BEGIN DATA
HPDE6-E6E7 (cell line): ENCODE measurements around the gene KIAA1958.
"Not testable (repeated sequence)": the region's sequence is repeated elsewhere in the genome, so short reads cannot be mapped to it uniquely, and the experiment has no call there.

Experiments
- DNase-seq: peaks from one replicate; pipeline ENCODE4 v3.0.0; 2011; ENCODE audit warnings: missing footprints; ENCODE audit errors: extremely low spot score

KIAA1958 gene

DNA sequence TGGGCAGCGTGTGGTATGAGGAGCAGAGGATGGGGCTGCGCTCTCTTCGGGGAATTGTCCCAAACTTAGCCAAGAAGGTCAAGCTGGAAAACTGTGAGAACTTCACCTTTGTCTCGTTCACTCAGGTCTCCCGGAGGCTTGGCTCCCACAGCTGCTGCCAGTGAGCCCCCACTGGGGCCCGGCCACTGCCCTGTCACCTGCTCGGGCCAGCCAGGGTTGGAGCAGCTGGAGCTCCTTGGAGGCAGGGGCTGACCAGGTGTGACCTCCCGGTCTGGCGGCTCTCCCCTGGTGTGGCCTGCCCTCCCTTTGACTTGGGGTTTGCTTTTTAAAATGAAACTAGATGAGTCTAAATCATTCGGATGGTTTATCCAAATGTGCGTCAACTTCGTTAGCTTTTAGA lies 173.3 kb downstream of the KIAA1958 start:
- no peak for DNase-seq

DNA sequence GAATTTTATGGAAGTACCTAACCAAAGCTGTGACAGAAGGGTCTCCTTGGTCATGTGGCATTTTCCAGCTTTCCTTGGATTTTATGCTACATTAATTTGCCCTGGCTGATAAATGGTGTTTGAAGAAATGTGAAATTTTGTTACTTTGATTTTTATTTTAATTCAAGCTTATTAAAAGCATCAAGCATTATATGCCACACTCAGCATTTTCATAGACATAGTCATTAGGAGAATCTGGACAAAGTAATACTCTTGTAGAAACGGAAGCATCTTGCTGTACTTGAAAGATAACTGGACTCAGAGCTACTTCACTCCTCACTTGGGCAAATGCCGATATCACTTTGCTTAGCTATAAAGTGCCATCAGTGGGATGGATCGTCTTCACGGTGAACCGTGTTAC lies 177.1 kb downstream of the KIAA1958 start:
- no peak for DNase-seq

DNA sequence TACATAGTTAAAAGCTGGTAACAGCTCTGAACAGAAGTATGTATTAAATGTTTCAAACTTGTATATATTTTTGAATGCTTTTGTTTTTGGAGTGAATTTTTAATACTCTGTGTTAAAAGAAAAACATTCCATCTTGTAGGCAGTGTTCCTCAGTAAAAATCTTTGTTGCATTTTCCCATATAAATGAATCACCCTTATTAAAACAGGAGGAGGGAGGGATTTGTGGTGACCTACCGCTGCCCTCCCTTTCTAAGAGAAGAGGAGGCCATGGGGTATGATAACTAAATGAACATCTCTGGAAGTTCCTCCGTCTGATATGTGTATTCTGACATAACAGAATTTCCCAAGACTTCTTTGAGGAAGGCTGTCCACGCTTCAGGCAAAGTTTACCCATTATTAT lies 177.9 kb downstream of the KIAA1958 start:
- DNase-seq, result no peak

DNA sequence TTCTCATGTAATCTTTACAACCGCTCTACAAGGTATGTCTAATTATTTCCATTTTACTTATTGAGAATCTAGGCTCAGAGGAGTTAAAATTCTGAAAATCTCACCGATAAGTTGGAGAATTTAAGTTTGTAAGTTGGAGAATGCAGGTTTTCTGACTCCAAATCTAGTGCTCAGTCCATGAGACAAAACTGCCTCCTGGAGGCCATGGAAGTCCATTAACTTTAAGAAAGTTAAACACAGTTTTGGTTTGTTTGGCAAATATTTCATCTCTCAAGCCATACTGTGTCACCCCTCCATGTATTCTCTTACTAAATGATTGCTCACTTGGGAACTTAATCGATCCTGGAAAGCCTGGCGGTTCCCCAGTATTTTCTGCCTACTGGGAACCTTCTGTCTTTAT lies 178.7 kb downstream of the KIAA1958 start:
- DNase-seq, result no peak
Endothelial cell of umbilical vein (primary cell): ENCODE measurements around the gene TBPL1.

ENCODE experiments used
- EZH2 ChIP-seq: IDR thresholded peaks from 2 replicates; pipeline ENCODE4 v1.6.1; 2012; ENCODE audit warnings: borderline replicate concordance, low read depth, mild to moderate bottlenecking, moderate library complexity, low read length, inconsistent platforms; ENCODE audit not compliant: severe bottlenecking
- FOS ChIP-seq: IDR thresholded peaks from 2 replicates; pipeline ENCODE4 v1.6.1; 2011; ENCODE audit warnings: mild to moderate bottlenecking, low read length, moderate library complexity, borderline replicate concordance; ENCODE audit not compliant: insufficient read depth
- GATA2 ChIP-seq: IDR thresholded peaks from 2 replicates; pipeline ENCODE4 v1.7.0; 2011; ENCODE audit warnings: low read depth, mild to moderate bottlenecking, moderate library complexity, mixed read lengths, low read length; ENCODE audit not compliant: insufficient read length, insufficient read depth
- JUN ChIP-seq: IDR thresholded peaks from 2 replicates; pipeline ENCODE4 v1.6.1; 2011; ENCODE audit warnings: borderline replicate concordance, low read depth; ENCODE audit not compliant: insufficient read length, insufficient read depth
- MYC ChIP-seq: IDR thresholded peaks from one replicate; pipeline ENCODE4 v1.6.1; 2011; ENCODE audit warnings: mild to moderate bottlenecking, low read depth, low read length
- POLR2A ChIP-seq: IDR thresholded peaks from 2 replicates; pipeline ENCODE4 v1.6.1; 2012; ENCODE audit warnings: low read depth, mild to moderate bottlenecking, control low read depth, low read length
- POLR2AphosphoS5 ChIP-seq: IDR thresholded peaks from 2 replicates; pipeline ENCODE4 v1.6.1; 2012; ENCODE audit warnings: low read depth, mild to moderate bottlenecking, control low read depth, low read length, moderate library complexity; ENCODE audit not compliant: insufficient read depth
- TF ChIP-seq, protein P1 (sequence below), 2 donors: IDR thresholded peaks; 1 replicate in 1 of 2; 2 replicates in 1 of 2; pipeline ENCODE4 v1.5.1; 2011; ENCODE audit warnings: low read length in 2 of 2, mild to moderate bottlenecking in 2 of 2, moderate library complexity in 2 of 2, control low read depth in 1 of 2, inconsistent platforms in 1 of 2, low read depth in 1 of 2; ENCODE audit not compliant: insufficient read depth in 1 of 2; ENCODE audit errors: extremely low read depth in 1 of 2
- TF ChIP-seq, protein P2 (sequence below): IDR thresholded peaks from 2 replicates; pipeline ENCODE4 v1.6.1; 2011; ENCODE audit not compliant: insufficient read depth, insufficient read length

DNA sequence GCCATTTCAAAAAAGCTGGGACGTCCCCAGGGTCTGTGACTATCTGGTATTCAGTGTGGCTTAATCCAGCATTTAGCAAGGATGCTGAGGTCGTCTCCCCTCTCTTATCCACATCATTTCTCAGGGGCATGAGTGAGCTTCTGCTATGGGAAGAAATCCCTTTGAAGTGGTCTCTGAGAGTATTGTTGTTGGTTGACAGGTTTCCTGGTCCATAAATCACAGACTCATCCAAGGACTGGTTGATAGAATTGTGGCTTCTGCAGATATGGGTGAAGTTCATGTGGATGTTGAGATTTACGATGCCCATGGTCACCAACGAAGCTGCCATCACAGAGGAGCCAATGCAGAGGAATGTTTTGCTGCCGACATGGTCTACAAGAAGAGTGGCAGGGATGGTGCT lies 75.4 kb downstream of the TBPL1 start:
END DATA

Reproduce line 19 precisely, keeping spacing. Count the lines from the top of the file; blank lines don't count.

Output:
- JUN ChIP-seq: IDR thresholded peaks from 2 replicates; pipeline ENCODE4 v1.6.1; 2011; ENCODE audit warnings: borderline replicate concordance, low read depth; ENCODE audit not compliant: insufficient read length, insufficient read depth